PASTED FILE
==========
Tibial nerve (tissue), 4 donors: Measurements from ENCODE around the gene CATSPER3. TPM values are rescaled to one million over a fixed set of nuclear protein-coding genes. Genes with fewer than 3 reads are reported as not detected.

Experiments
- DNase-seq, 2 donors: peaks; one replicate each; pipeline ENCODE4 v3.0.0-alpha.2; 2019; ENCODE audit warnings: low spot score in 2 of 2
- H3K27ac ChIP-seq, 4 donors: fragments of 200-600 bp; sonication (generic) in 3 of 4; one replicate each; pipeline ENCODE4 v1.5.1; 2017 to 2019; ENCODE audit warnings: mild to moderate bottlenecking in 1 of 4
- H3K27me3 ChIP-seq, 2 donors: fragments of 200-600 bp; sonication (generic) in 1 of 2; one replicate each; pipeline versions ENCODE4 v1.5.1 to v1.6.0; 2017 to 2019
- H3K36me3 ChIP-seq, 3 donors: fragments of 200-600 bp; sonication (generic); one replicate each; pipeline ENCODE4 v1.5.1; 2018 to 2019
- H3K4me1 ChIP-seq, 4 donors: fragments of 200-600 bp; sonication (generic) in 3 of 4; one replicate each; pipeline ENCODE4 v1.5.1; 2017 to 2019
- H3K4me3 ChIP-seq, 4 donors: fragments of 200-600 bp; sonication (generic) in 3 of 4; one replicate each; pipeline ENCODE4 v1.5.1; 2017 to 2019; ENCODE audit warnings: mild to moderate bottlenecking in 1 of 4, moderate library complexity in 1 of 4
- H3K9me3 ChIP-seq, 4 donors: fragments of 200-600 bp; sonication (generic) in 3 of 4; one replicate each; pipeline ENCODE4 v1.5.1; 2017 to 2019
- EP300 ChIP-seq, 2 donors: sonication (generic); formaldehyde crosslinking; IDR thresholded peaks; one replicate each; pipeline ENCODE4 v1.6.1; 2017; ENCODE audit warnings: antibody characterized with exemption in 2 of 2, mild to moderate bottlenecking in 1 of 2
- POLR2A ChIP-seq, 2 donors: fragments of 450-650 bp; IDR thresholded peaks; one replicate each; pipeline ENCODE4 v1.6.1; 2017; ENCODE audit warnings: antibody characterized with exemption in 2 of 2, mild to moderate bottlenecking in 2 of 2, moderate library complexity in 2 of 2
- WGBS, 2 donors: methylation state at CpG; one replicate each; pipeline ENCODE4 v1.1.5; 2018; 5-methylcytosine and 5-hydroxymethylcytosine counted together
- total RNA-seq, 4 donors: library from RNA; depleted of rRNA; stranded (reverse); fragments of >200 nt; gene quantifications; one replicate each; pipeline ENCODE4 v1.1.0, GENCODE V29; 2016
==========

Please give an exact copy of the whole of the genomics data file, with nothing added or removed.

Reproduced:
Tibial nerve (tissue), 4 donors: Measurements from ENCODE around the gene CATSPER3. TPM values are rescaled to one million over a fixed set of nuclear protein-coding genes. Genes with fewer than 3 reads are reported as not detected.

Experiments
- DNase-seq, 2 donors: peaks; one replicate each; pipeline ENCODE4 v3.0.0-alpha.2; 2019; ENCODE audit warnings: low spot score in 2 of 2
- H3K27ac ChIP-seq, 4 donors: fragments of 200-600 bp; sonication (generic) in 3 of 4; one replicate each; pipeline ENCODE4 v1.5.1; 2017 to 2019; ENCODE audit warnings: mild to moderate bottlenecking in 1 of 4
- H3K27me3 ChIP-seq, 2 donors: fragments of 200-600 bp; sonication (generic) in 1 of 2; one replicate each; pipeline versions ENCODE4 v1.5.1 to v1.6.0; 2017 to 2019
- H3K36me3 ChIP-seq, 3 donors: fragments of 200-600 bp; sonication (generic); one replicate each; pipeline ENCODE4 v1.5.1; 2018 to 2019
- H3K4me1 ChIP-seq, 4 donors: fragments of 200-600 bp; sonication (generic) in 3 of 4; one replicate each; pipeline ENCODE4 v1.5.1; 2017 to 2019
- H3K4me3 ChIP-seq, 4 donors: fragments of 200-600 bp; sonication (generic) in 3 of 4; one replicate each; pipeline ENCODE4 v1.5.1; 2017 to 2019; ENCODE audit warnings: mild to moderate bottlenecking in 1 of 4, moderate library complexity in 1 of 4
- H3K9me3 ChIP-seq, 4 donors: fragments of 200-600 bp; sonication (generic) in 3 of 4; one replicate each; pipeline ENCODE4 v1.5.1; 2017 to 2019
- EP300 ChIP-seq, 2 donors: sonication (generic); formaldehyde crosslinking; IDR thresholded peaks; one replicate each; pipeline ENCODE4 v1.6.1; 2017; ENCODE audit warnings: antibody characterized with exemption in 2 of 2, mild to moderate bottlenecking in 1 of 2
- POLR2A ChIP-seq, 2 donors: fragments of 450-650 bp; IDR thresholded peaks; one replicate each; pipeline ENCODE4 v1.6.1; 2017; ENCODE audit warnings: antibody characterized with exemption in 2 of 2, mild to moderate bottlenecking in 2 of 2, moderate library complexity in 2 of 2
- WGBS, 2 donors: methylation state at CpG; one replicate each; pipeline ENCODE4 v1.1.5; 2018; 5-methylcytosine and 5-hydroxymethylcytosine counted together
- total RNA-seq, 4 donors: library from RNA; depleted of rRNA; stranded (reverse); fragments of >200 nt; gene quantifications; one replicate each; pipeline ENCODE4 v1.1.0, GENCODE V29; 2016